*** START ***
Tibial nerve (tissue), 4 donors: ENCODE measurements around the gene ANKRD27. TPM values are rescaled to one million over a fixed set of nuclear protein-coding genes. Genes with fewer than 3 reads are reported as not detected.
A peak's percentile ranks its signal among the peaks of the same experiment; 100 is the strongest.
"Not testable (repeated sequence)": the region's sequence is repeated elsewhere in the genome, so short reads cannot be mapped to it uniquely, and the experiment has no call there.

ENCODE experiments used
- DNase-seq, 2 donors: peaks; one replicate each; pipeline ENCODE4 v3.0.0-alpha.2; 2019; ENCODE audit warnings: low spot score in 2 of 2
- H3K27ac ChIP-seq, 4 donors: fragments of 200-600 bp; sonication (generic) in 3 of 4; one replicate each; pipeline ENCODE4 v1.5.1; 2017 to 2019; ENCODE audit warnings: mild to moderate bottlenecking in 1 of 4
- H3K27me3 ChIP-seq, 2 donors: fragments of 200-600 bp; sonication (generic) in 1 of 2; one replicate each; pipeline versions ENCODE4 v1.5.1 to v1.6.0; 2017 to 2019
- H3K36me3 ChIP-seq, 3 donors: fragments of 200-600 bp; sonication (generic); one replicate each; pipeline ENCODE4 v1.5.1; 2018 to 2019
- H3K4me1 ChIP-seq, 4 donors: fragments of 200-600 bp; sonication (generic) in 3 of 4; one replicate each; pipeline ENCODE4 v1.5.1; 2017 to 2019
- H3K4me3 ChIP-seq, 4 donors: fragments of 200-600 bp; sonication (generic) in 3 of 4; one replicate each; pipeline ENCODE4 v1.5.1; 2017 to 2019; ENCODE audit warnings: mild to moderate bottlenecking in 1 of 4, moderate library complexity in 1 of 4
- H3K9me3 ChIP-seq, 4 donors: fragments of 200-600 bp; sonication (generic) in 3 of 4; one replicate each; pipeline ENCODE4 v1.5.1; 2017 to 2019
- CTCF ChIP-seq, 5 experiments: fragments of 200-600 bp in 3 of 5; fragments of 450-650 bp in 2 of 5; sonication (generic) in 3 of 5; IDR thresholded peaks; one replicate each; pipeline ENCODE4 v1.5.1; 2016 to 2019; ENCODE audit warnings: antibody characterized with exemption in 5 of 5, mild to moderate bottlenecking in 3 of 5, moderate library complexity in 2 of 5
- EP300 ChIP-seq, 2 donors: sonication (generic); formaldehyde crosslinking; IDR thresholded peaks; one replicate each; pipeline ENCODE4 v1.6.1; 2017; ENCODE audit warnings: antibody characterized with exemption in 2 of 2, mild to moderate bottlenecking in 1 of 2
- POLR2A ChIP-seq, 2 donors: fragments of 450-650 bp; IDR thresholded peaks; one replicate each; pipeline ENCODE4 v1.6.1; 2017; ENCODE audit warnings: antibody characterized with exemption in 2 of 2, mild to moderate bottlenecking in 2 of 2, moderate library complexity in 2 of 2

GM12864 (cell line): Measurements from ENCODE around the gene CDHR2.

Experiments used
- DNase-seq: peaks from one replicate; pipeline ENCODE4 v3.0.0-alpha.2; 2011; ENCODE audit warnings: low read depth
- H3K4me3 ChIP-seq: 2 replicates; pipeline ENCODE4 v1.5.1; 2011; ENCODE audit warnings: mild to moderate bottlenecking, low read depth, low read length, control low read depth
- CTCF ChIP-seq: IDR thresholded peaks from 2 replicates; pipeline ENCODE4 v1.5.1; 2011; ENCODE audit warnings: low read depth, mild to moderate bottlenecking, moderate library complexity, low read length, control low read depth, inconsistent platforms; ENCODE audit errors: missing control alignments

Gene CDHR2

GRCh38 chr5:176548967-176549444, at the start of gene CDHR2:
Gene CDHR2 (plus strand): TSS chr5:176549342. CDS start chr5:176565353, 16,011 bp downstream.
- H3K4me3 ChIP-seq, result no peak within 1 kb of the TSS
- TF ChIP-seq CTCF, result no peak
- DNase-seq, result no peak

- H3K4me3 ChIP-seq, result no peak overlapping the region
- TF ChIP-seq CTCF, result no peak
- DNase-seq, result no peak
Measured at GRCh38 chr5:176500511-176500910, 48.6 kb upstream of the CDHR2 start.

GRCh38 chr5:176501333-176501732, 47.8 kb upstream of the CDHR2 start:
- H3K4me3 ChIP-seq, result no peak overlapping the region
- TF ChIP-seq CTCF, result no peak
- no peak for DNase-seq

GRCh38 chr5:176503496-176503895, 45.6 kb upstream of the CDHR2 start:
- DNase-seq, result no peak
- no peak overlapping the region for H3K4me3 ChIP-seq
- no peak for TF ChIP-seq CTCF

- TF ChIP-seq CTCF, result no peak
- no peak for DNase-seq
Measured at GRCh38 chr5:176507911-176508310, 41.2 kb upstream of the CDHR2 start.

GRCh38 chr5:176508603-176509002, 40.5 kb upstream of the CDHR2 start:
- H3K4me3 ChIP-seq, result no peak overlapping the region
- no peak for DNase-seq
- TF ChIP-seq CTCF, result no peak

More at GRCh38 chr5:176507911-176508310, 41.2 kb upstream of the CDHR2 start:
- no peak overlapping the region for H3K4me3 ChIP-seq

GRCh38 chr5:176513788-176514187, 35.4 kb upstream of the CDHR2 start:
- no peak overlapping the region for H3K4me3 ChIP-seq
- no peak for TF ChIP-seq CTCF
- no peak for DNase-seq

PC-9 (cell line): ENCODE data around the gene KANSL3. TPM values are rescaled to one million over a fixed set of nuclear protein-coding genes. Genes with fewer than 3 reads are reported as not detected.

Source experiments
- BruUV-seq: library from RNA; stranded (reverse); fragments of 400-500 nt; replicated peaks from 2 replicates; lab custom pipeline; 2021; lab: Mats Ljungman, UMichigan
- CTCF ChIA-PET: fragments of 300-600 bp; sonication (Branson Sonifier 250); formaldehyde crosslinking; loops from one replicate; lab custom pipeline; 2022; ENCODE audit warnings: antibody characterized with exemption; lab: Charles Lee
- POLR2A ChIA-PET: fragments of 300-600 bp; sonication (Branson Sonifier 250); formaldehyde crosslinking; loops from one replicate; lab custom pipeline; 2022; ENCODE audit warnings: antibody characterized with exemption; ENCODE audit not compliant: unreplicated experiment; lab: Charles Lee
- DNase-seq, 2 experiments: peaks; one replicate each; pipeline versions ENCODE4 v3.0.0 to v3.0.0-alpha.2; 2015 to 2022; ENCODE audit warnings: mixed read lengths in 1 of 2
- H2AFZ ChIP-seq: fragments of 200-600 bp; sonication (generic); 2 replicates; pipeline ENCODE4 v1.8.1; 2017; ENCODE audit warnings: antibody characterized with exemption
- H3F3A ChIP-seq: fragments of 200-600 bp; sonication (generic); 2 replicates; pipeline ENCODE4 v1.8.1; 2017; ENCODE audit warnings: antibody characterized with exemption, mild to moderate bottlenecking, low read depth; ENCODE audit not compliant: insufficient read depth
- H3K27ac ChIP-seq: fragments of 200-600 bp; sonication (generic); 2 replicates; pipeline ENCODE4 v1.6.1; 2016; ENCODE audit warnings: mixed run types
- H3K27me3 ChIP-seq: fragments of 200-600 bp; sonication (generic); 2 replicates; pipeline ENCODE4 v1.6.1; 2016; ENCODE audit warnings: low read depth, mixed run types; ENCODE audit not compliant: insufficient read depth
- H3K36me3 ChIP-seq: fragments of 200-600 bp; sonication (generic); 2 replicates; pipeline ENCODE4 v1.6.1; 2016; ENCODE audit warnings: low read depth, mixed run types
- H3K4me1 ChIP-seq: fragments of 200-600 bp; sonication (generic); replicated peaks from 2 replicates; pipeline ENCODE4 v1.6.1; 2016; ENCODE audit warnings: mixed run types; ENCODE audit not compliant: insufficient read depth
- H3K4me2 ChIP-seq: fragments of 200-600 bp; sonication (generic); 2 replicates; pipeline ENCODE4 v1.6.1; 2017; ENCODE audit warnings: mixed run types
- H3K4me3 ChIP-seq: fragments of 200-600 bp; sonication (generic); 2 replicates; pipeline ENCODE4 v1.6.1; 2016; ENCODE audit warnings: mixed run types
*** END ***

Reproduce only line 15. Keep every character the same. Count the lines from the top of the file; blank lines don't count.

GM12864 (cell line): Measurements from ENCODE around the gene CDHR2.